Most of us think of planning for our loved ones to be strictly a property arrangement. We are concerned, as we should be, with passing on the assets we have spent a lifetime building up to those family and friends closest to us.
But sometimes we want to pass on more than tangible property. Sometimes we want to pass on our thoughts, advice, and life lessons to those we leave behind.
An ethical will, also known as a legacy statement, is a way for you to express your core set of values and beliefs to your loved ones. It is a great way to reinforce to those people dearest to you what you would like for them to remember most about you. Ethical wills have a long history, dating back to ancient times, and have regained increasing popularity in recent years.
Your religious convictions, important lessons you learned in your lifetime, special memories, a motto to live by--each of these can be contained in an ethical will.
Ethical wills, in short, are an effective way for you to explain and sum up your life for your children and grandchildren.
It is really up to you to choose the contents of your ethical will and the people you want to address it to. You can address an ethical will broadly to "family and friends" or you can mention specific people in your ethical will--for example, your grandchildren, or your closest friend. Many people like to include grandchildren in their ethical will because often grandchildren do not know much about their grandparents' lives.
Ethical wills are a way to reinforce a clear sense of your collective family history, as well as your individual experiences and philosophy.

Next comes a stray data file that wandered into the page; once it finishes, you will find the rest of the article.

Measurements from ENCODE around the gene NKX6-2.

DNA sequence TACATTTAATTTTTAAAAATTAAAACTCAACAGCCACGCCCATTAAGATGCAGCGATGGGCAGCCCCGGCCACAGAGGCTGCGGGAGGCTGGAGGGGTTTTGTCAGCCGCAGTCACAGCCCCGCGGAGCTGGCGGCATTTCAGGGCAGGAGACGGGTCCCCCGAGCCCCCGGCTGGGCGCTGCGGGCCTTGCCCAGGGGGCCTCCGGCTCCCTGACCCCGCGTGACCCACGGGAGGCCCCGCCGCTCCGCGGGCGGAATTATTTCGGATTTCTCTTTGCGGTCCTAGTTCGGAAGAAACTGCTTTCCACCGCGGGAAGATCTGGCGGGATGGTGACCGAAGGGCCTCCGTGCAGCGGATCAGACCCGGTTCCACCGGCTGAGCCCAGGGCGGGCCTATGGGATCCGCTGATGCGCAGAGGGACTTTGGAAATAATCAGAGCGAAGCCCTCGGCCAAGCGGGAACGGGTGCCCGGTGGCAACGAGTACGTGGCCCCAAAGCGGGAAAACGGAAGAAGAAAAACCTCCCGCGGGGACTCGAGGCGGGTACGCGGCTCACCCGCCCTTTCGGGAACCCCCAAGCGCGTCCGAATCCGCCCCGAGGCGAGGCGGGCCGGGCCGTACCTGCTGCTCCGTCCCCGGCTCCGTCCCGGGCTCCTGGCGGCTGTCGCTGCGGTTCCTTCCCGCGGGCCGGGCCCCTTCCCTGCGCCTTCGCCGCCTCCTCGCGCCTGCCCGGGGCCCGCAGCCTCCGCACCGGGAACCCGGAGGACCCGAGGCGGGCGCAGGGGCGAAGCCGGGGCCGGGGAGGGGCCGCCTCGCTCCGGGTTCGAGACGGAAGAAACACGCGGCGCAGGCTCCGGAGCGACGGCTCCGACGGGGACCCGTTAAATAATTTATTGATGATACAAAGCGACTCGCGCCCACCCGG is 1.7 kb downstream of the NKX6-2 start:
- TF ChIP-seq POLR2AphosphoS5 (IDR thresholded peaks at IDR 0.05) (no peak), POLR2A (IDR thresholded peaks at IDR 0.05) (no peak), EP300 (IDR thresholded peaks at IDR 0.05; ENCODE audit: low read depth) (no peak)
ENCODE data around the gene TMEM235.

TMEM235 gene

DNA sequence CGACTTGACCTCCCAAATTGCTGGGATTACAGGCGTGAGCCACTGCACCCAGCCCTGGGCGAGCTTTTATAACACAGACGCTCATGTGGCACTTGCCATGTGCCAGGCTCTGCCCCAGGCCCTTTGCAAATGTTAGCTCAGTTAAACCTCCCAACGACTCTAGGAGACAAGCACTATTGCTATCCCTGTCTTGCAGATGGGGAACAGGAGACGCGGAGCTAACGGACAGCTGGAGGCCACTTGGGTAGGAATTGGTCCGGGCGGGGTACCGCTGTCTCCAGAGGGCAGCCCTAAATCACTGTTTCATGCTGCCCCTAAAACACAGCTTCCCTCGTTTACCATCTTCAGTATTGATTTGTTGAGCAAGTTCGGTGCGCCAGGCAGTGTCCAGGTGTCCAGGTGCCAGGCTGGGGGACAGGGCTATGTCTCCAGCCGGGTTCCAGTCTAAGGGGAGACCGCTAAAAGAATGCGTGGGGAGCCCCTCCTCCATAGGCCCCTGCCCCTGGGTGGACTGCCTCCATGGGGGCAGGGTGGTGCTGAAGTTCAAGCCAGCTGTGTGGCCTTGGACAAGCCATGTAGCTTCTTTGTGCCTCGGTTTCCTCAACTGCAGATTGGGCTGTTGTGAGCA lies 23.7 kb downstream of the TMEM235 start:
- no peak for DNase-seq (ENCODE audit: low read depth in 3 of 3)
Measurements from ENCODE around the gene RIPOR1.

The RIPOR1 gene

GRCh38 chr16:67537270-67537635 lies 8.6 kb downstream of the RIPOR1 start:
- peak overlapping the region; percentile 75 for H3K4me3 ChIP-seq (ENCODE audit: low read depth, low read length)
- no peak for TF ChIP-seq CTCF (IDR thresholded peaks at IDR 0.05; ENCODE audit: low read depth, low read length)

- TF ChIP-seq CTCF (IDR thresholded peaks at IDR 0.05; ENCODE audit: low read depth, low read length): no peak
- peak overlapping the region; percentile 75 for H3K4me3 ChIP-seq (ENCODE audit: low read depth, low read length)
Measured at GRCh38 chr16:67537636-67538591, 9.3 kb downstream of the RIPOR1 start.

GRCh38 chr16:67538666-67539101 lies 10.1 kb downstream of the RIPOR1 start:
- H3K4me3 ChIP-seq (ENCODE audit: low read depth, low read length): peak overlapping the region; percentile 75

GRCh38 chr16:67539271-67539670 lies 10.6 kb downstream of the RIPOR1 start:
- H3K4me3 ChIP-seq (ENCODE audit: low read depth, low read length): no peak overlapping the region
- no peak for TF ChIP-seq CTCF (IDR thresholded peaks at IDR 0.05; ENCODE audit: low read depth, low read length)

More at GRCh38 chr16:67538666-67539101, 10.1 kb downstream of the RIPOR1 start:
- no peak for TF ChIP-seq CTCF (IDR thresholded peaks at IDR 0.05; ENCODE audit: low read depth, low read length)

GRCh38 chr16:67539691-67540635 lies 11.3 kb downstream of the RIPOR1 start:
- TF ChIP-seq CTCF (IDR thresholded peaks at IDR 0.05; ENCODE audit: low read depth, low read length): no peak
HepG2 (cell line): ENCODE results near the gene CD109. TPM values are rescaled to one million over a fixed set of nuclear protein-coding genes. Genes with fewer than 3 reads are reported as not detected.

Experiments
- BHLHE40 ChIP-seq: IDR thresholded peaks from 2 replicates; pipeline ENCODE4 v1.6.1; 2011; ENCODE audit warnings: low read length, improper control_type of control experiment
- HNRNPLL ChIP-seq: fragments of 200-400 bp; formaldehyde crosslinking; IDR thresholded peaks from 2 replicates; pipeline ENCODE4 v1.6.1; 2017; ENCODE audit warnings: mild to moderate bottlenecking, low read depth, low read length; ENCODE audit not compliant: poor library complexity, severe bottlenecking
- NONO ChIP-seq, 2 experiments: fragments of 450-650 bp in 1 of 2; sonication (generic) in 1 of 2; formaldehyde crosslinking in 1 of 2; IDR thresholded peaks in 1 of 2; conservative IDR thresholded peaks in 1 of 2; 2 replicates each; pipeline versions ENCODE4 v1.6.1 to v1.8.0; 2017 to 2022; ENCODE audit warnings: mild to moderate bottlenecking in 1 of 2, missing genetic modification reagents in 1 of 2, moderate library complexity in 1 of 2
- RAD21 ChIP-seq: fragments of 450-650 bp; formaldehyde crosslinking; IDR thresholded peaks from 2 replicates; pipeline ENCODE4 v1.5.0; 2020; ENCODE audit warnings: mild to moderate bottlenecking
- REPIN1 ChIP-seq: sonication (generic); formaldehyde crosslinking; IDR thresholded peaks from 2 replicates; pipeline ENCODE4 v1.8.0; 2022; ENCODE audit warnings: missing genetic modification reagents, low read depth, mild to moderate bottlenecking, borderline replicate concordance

It is important to remember that ethical wills are not legally binding. For example, if you tell your grandchildren in your ethical will to keep in mind that education is important and that they should stay in school, the ethical will does not create a contractual obligation for them to complete college. Despite their lack of legal standing, however, people find that writing an ethical will is an emotional comfort both to them and to their survivors.
This distinguishes an ethical will from a Last Will and Testament.
Keep in mind that an ethical will should focus on imparting final advice and creating a lasting memory. It should not be used to chastise your friends and family or to "have the last word" in a disagreement.
You should also try to write an ethical will in your own voice. You shouldn’t want your ethical will to sound like a straightforward, cold legal document (since it isn't one). You should want it to sound like a sincere, descriptive, uniquely personal farewell to your loved ones.
The document you create can be typed or handwritten. Keep it with your other estate planning documents rather than buried in a drawer so that you know it will be read and cherished by your family and friends at the appropriate time.
If you live in Michigan and need experienced estate planning help, contact Michael Einheuser for a free consultation. Michael helps families in Bingham Farms, Troy, Farmington Hills, Rochester Hills, Southfield, West Bloomfield Township, Bloomfield Township, and the surrounding Michigan areas.
Schedule your Free Consultation today: (248) 398-4665.Return from the Ethical Will article to the Home page by clicking here.